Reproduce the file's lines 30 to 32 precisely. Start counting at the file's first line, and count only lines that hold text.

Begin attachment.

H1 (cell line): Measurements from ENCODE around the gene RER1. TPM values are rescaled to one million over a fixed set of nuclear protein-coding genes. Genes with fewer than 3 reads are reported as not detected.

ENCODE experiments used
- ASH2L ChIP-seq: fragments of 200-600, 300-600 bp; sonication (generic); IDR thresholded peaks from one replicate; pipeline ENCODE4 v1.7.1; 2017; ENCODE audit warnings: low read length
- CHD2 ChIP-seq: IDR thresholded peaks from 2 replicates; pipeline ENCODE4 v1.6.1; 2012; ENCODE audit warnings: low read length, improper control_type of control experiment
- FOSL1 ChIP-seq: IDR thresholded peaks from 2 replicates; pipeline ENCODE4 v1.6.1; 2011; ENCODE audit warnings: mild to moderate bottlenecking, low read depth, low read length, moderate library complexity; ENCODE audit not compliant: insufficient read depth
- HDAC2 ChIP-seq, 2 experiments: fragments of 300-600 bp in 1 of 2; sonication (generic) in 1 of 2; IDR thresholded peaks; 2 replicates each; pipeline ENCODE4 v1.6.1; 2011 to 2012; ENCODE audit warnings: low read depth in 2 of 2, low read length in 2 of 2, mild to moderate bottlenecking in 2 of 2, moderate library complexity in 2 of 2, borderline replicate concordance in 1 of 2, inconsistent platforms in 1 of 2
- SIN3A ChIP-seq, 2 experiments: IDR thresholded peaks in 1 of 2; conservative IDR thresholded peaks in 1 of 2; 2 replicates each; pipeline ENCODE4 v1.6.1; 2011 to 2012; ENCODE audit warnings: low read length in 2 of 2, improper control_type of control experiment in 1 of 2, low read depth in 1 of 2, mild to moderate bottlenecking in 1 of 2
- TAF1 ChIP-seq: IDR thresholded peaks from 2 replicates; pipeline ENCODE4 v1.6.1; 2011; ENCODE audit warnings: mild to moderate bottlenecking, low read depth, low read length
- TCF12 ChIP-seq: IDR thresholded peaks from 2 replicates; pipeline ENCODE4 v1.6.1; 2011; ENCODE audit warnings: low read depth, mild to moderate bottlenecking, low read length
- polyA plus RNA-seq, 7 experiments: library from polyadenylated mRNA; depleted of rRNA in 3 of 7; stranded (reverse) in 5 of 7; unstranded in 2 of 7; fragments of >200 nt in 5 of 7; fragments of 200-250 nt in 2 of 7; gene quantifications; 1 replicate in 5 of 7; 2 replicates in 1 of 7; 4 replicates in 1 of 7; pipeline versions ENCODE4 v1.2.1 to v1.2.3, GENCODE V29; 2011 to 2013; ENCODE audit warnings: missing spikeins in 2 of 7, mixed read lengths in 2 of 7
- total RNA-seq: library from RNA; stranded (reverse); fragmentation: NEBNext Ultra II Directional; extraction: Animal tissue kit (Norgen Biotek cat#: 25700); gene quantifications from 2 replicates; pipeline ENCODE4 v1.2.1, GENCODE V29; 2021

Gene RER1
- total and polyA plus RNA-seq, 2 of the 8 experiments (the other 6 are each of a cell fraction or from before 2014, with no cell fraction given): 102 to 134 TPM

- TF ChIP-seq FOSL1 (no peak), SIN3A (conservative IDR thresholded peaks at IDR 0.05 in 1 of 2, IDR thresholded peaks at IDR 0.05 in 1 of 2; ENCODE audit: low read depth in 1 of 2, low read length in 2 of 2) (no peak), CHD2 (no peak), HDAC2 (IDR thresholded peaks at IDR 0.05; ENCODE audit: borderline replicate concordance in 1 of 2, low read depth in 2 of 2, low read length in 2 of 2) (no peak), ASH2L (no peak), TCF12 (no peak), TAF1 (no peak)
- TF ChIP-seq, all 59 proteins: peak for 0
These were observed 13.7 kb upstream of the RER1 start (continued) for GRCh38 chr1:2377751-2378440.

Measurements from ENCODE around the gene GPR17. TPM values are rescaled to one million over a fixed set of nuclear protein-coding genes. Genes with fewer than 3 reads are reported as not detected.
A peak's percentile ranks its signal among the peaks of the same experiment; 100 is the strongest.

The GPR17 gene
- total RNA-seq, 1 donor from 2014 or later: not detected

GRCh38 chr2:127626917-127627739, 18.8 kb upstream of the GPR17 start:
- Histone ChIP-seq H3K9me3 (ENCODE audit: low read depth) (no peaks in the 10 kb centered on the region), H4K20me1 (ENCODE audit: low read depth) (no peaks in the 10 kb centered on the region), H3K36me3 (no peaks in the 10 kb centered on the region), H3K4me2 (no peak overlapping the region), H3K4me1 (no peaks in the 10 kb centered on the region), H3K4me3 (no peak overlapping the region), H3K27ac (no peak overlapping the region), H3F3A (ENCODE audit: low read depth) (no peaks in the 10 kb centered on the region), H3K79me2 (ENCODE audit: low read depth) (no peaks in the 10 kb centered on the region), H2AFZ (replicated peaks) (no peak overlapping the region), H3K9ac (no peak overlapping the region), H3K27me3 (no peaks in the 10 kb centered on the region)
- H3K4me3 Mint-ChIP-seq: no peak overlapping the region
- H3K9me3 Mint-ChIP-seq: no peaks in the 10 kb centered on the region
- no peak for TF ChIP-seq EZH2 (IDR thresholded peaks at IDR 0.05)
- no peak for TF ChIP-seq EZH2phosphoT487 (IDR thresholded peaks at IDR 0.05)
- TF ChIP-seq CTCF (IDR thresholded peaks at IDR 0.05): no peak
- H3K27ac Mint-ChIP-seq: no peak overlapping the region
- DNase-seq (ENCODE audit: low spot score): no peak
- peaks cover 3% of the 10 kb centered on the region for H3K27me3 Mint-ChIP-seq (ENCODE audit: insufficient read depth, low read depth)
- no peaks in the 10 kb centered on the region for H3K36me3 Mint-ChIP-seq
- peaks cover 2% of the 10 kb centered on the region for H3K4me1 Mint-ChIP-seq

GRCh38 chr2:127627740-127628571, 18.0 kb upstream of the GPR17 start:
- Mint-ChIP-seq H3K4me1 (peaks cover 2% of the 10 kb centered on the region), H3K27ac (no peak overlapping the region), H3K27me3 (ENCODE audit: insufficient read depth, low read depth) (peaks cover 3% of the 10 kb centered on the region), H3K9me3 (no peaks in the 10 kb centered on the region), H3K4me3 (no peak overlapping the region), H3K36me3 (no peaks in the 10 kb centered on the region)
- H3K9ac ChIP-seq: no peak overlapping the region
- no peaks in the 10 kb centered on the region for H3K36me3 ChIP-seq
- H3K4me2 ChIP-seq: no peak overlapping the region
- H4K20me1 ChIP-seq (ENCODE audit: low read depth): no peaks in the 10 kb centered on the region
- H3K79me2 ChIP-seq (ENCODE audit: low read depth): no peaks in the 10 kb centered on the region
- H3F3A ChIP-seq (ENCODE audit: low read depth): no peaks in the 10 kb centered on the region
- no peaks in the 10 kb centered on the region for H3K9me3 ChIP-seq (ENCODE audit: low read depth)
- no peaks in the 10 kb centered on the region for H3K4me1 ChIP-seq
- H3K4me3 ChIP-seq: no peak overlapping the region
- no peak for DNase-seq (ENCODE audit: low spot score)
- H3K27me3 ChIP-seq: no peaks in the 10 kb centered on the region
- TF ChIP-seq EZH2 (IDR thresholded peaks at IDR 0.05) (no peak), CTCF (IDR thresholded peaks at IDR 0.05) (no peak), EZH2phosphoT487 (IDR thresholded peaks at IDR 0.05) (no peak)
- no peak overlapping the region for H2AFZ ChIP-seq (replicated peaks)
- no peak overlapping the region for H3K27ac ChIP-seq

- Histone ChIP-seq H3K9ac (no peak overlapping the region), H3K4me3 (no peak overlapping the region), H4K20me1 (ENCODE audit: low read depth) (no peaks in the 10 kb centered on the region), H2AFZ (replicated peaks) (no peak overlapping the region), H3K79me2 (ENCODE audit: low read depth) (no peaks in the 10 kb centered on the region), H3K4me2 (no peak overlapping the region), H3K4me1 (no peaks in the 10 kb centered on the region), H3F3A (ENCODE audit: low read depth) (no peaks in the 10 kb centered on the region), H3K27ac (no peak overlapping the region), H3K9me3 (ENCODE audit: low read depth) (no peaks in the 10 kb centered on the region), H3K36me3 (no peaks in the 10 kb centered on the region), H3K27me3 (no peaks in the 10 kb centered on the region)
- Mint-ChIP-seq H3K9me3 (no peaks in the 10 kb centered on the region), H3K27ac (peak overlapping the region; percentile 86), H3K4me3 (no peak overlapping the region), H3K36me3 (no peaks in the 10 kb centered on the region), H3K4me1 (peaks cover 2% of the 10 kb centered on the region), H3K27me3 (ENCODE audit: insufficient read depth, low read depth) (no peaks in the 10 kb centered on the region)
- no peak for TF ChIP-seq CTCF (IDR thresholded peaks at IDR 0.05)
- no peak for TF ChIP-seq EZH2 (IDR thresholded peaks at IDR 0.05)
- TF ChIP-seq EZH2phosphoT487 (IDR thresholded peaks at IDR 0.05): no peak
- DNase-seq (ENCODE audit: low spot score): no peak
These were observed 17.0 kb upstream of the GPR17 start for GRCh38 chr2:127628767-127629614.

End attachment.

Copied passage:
- peaks cover 3% of the 10 kb centered on the region for H3K27me3 Mint-ChIP-seq (ENCODE audit: insufficient read depth, low read depth)
- no peaks in the 10 kb centered on the region for H3K36me3 Mint-ChIP-seq
- peaks cover 2% of the 10 kb centered on the region for H3K4me1 Mint-ChIP-seq